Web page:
One June 15, 1923, Henry Louis Gehrig made his major league baseball debut with the New York Yankees (4 days before his 20th birthday).

Lou Gehrig, or Henry Louis Gehrig, was actually born Ludwig Heinrich Gehrig in 1903. He later became known as “The Iron Horse”, setting many Major League Records

Lou Gehrig, or Henry Louis Gehrig, was actually born Ludwig Heinrich Gehrig in 1903. He later became known as “The Iron Horse”, setting many Major League Records

Henry Louis Gehrig (June 19, 1903 – June 2, 1941) was an American baseball first baseman who played 17 seasons in Major League Baseball (MLB) for the New York Yankees (1923–1939). Gehrig was renowned for his prowess as a hitter and for his durability, a trait which earned him his nickname “The Iron Horse“. He finished with a career batting average of .340, an on-base percentage of .447, and a slugging percentage of .632, and he tallied 493 home runs and 1,995 runs batted in (RBIs). A seven-time All-Star and six-time World Series champion, Gehrig won the Triple Crown in 1934 and was twice named the American League’s (AL) Most Valuable Player. Gehrig was the first MLB player to have his uniform number retired, and he was elected to the Baseball Hall of Fame in 1939.  He set several major league records during his career, including the most career grand slams (23) (since broken) and most consecutive games played (2,130), a record that stood for 56 years and was long considered unbreakable until surpassed by Cal Ripken, Jr. in 1995. Gehrig’s streak ended in 1939 after he was stricken with amyotrophic lateral sclerosis (ALS), a disorder now commonly referred to as Lou Gehrig’s Disease in North America, which forced him to retire at age 36 and claimed his life two years later. The pathos of his farewell from baseball was capped off by his iconic “Luckiest Man on the Face of the Earth” speech at the original Yankee Stadium.

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Gehrig was voted the greatest first baseman of all time by the Baseball Writers’ Association in 1969, and was the leading vote-getter on the Major League Baseball All-Century Team chosen by fans in 1999. A monument in Gehrig’s honor, originally dedicated by the Yankees in 1941, currently resides in Monument Park at Yankee Stadium. The Lou Gehrig Memorial Award, given annually to the MLB player best exhibiting the integrity and character of Gehrig, was named in the first baseman’s honor.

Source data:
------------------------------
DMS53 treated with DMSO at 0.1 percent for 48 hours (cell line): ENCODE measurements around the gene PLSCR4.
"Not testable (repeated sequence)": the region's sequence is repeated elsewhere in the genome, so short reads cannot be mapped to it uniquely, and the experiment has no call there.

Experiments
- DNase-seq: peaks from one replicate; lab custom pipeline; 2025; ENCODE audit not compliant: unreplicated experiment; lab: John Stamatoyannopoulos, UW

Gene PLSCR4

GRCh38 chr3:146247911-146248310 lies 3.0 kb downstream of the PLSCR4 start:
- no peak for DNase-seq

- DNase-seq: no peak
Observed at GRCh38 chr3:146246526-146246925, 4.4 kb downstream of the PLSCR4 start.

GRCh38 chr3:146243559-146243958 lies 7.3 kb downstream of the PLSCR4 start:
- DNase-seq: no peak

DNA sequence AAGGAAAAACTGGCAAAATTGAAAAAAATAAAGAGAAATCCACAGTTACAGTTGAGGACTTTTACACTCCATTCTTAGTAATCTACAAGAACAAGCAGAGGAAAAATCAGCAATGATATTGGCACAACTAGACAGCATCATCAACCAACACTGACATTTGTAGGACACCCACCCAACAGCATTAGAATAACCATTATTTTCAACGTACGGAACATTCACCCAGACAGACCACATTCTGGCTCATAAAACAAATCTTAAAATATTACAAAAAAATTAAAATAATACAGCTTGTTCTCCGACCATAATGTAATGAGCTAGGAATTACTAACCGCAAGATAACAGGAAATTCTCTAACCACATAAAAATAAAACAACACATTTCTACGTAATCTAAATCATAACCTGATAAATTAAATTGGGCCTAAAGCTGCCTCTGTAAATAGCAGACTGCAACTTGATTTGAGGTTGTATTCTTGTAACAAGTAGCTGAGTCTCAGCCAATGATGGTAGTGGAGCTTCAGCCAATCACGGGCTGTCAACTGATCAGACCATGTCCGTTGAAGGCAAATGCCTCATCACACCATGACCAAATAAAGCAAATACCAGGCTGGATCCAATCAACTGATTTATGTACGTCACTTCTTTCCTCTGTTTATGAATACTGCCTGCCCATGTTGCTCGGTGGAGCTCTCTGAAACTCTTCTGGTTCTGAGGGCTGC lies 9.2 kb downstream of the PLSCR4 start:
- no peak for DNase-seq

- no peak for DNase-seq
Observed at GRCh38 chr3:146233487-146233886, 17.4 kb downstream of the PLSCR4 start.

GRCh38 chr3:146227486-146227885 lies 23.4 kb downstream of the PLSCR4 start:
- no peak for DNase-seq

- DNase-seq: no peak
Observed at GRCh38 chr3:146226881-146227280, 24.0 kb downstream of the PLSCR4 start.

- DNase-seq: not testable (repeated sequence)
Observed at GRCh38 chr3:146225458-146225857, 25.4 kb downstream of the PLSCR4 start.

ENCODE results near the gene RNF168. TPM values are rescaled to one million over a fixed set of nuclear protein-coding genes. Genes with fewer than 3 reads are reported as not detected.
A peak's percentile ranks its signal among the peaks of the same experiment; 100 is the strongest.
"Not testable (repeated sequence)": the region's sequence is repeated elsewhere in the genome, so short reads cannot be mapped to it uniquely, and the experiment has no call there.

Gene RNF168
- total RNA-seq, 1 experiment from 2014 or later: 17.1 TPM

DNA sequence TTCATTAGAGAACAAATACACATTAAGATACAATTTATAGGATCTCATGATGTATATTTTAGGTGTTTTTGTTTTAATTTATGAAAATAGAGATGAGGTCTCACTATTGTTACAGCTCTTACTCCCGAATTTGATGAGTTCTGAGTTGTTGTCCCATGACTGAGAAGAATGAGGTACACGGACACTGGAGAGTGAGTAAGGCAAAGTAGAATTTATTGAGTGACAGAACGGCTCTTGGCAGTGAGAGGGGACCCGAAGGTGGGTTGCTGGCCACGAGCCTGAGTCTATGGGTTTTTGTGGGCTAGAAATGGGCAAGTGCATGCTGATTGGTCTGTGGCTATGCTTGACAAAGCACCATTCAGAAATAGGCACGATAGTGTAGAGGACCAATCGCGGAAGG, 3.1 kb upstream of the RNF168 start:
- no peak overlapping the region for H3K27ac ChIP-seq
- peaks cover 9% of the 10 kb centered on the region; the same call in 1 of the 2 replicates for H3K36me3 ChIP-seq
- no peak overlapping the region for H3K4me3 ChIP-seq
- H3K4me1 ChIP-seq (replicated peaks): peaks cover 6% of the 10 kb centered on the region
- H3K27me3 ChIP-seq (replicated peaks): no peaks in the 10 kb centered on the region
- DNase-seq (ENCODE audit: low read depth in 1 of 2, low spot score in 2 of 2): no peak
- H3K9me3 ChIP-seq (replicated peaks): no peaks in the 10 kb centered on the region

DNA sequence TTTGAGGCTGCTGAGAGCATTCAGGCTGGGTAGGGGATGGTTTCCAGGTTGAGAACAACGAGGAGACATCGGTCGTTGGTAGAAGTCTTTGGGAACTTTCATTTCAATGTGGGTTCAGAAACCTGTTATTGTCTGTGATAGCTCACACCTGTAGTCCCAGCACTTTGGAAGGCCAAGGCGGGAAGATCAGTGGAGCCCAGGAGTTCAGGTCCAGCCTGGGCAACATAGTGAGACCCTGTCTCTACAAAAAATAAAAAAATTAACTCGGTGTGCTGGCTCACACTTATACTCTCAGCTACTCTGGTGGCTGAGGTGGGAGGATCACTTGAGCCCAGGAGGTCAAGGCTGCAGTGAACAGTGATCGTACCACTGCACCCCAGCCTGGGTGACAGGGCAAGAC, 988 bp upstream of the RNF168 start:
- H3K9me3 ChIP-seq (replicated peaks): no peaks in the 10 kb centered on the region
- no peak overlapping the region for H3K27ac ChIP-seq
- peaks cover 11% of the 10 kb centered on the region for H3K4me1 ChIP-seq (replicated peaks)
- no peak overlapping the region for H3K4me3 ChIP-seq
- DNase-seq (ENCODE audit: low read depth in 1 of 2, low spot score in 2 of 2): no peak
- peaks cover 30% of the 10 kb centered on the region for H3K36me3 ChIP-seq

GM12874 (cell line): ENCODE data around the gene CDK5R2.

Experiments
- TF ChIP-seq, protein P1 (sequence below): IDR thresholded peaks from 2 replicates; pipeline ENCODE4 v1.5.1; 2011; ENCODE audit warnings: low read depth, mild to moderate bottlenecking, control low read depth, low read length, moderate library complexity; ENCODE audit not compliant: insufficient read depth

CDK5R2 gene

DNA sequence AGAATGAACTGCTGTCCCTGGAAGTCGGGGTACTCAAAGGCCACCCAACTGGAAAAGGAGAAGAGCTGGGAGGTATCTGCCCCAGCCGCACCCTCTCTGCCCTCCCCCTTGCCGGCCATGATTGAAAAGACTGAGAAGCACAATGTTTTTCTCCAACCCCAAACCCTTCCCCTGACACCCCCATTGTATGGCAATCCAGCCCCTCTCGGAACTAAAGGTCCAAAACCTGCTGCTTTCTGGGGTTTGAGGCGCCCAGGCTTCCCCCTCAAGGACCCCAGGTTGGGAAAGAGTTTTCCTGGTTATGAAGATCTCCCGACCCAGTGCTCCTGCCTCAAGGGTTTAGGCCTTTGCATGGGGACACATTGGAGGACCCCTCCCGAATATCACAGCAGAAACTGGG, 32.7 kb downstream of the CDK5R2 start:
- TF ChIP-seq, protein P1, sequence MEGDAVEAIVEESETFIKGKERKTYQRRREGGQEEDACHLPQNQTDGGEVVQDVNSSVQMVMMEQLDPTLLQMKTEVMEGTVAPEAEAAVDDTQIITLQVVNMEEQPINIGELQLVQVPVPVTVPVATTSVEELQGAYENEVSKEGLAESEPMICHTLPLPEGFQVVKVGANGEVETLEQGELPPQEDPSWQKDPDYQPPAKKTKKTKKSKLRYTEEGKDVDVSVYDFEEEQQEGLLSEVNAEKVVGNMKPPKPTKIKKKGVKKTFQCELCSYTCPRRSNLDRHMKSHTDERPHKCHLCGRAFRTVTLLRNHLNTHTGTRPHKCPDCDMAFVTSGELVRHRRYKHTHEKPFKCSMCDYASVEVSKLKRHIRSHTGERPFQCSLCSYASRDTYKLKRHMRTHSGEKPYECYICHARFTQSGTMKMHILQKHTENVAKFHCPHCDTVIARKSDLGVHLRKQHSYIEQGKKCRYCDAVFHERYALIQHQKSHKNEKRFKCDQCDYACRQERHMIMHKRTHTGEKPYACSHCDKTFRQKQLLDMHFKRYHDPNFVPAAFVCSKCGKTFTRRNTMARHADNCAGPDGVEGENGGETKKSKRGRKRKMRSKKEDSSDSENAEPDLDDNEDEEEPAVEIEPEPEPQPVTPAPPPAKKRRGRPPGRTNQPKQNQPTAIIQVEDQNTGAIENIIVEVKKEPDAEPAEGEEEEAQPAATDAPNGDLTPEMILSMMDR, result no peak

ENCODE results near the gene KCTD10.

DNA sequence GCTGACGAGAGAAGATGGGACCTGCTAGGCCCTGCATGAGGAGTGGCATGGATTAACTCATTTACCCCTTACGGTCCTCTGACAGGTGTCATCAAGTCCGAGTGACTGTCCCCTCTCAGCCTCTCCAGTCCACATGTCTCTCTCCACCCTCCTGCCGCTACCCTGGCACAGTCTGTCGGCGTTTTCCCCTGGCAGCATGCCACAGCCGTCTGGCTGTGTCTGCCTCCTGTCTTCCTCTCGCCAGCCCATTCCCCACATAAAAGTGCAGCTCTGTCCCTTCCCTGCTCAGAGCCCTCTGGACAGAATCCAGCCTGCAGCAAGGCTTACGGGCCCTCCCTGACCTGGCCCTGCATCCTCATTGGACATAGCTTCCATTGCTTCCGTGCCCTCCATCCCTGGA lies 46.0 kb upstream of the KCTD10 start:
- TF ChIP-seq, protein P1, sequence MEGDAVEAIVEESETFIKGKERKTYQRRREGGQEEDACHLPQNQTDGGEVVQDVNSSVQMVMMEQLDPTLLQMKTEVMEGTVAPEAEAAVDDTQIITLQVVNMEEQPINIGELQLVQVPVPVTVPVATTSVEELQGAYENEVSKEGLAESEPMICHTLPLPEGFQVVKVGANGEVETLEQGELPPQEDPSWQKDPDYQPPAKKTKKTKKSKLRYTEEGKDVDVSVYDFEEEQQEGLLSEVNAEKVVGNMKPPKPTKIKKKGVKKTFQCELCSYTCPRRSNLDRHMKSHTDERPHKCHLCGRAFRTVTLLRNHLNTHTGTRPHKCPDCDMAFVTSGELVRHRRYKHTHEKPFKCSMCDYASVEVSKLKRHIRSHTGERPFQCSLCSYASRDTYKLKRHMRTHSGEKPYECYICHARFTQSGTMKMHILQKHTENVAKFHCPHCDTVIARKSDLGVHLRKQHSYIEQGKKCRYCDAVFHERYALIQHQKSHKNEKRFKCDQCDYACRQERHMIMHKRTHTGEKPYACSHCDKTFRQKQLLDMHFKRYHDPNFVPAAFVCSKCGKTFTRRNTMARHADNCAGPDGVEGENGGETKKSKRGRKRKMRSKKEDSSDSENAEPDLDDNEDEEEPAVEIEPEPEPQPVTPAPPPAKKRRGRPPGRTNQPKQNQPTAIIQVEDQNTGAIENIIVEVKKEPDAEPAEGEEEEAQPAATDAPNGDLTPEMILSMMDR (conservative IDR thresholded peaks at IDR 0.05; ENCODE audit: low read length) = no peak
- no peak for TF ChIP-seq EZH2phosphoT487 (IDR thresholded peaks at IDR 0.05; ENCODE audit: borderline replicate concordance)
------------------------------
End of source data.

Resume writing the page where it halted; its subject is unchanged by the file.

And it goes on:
Source: http://en.wikipedia.org/wiki/Lou_Gehrig

Lou Gehrigh, Columbia University Baseball

Lou Gehrigh, Columbia University Baseball

 

On the day Lou Gehrig hit four home runs, John McGraw resigned as manager of the Giants.

On the day Lou Gehrig hit four home runs, John McGraw
resigned as manager of the Giants.

The Yankee duo reunited – Lou Gehrig and Babe Ruth at Yankee Stadium on July 4, 1939. Within a decade a similar testimonial would honor Ruth, who died from cancer in 1948. Lou Gehrig and Babe Ruth (right) on "Lou Gehrig Appreciation Day" (July 4, 1939) at Yankee Stadium, following Gehrig's retirement.

The Yankee duo reunited – Lou Gehrig and Babe Ruth at Yankee Stadium on July 4, 1939. Within a decade a similar testimonial would honor Ruth, who died from cancer in 1948. Lou Gehrig and Babe Ruth (right) on “Lou Gehrig Appreciation Day” (July 4, 1939) at Yankee Stadium, following Gehrig’s retirement.

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3 responses

  1. Thom Hickey says:

    Thanks. What an amazing player and man he was! Regards … Thom

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  2. Birgit says:

    I don’t know sports all that well but I know of this man and how bravely he fought this disease and that he was an excellent player. For a film buff like myself, I still have to see the film-bad of me I know!

    Like